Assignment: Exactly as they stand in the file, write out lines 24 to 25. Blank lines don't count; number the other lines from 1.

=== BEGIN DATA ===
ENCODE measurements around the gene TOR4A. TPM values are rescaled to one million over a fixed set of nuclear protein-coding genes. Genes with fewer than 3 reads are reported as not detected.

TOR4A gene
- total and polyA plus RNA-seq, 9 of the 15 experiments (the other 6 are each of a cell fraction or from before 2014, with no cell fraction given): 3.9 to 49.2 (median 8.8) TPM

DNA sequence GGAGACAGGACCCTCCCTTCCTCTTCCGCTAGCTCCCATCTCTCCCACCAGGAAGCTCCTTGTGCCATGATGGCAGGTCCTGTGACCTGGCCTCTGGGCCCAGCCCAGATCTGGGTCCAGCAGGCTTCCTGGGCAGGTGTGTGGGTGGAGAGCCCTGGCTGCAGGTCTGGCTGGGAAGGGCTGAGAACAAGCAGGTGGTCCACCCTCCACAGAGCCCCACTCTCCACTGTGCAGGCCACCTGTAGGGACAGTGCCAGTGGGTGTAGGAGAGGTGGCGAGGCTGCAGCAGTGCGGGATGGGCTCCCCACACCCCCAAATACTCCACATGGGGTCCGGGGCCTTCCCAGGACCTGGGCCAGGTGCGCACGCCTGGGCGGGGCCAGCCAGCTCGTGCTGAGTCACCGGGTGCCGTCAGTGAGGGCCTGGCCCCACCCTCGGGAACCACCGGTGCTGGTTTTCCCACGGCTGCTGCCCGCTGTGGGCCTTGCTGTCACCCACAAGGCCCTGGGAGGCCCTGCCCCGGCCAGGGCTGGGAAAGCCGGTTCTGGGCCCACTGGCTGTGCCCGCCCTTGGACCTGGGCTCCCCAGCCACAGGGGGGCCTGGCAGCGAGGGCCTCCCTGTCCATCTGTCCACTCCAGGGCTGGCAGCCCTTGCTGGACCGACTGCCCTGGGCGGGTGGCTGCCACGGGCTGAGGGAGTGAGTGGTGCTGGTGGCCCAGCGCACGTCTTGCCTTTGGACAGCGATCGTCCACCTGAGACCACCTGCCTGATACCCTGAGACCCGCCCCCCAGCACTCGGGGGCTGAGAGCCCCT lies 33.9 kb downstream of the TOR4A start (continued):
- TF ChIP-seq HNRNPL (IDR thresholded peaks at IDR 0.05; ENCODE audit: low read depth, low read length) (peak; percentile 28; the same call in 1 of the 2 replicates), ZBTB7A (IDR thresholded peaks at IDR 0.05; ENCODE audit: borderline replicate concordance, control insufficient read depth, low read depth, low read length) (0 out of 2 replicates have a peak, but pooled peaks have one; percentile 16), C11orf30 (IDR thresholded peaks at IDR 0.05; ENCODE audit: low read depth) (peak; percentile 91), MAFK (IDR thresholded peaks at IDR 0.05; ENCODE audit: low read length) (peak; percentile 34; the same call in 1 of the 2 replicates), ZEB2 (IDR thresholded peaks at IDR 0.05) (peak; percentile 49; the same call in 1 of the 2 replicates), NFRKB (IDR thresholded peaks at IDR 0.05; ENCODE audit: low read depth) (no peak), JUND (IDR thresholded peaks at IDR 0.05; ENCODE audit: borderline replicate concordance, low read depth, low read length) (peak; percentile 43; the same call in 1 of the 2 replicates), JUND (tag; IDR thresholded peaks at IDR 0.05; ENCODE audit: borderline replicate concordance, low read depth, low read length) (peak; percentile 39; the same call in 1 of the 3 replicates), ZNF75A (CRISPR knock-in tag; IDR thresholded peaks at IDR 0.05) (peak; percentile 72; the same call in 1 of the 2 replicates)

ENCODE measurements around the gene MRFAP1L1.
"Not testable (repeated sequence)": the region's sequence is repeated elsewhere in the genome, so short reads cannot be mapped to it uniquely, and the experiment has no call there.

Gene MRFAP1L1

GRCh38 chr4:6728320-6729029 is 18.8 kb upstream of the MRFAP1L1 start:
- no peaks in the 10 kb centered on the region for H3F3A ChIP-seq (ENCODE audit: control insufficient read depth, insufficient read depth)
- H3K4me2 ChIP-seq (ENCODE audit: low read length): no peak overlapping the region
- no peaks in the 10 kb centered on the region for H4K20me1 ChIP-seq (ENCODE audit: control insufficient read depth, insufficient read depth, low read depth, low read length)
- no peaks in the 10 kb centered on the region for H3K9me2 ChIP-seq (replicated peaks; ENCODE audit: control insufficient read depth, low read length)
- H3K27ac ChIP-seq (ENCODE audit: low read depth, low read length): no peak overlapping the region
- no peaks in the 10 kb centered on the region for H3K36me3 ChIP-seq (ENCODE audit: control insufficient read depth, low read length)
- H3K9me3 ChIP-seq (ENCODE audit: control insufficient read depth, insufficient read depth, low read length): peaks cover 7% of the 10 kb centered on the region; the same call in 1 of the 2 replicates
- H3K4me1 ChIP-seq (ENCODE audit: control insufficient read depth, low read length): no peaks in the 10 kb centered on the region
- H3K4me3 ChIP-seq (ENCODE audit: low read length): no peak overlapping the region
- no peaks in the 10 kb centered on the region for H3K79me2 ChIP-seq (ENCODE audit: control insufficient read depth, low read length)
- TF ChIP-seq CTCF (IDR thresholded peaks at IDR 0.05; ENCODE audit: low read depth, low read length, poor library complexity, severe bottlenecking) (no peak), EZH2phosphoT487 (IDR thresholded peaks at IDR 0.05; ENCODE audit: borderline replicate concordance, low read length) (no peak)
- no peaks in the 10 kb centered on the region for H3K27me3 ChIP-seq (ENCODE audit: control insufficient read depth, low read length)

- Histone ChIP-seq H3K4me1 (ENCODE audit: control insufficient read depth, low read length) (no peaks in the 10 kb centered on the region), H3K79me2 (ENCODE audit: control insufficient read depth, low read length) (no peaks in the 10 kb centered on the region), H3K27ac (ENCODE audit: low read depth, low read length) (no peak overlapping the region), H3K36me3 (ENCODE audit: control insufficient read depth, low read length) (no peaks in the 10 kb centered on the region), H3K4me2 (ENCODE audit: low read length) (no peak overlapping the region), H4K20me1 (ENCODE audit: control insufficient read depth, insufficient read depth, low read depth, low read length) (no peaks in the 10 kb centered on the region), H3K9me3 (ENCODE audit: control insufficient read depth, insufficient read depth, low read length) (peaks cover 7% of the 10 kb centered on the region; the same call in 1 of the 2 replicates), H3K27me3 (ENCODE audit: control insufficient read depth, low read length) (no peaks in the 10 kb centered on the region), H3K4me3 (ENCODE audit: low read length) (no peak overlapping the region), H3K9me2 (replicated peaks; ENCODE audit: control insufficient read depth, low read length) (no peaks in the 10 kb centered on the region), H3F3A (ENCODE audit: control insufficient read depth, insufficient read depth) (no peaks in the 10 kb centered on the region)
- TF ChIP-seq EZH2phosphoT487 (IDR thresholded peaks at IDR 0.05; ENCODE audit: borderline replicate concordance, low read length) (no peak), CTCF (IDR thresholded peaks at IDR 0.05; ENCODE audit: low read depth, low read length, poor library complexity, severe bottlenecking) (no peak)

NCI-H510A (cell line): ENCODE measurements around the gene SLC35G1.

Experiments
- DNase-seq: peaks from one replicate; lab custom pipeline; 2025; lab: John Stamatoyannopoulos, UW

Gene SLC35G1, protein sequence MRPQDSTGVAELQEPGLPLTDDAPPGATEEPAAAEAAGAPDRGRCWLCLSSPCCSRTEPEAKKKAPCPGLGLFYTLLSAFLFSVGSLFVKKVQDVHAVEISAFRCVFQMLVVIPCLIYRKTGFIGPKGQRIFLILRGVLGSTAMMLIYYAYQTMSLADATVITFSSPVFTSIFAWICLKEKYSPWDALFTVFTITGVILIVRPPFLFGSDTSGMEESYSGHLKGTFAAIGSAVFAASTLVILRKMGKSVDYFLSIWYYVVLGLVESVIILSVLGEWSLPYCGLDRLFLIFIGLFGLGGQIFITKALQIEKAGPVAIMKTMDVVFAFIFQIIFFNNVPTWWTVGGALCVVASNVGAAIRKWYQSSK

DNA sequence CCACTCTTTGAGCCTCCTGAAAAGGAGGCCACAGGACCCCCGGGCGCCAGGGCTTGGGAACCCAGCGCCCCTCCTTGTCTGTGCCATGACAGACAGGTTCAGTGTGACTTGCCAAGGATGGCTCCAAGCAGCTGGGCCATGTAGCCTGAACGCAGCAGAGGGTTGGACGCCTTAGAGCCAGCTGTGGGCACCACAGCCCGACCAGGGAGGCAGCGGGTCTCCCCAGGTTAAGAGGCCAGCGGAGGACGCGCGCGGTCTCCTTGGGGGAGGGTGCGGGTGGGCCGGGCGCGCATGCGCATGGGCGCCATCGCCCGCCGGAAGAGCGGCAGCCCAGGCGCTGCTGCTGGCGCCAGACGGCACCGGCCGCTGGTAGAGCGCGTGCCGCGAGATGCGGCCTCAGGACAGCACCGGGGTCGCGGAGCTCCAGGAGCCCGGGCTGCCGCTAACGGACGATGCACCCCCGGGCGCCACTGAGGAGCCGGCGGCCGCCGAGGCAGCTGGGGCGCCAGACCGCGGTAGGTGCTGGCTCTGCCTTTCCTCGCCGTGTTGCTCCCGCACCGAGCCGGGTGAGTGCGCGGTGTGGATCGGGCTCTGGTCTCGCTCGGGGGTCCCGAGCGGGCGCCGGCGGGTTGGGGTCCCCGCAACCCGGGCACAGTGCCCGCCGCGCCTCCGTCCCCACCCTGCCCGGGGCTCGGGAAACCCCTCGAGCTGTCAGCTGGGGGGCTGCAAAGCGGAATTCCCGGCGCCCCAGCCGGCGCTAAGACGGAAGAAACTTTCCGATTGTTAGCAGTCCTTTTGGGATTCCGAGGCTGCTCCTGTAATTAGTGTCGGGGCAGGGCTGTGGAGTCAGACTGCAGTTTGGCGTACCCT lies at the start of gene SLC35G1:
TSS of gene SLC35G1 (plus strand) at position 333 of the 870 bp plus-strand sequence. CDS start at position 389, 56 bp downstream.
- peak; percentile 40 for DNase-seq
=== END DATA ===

NCI-H510A (cell line): ENCODE measurements around the gene SLC35G1.

Experiments